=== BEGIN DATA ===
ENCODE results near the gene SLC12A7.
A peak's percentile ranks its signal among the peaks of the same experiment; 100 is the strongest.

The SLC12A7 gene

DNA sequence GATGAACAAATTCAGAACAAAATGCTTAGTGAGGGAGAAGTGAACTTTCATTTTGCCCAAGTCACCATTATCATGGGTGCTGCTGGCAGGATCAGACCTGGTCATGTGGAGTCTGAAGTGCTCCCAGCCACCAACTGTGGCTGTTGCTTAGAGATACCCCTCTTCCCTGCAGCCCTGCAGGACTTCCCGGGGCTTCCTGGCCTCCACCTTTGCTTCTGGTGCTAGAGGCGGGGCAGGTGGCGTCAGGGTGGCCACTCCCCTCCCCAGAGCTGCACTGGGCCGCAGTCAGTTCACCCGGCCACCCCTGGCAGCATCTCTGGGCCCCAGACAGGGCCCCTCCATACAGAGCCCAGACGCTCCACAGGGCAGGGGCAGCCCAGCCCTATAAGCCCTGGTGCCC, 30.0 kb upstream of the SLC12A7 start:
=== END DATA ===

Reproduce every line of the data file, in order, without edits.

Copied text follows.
ENCODE results near the gene SLC12A7.
A peak's percentile ranks its signal among the peaks of the same experiment; 100 is the strongest.

The SLC12A7 gene

DNA sequence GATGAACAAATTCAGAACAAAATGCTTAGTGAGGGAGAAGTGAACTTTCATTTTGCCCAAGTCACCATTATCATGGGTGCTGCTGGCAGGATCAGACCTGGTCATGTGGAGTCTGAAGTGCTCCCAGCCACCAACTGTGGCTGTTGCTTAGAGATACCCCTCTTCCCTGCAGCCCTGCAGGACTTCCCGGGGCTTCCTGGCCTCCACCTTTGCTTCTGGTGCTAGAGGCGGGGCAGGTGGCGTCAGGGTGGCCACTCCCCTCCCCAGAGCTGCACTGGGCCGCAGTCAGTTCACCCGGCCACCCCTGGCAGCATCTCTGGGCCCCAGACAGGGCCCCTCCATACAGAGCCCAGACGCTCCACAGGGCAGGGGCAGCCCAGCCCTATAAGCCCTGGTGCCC, 30.0 kb upstream of the SLC12A7 start: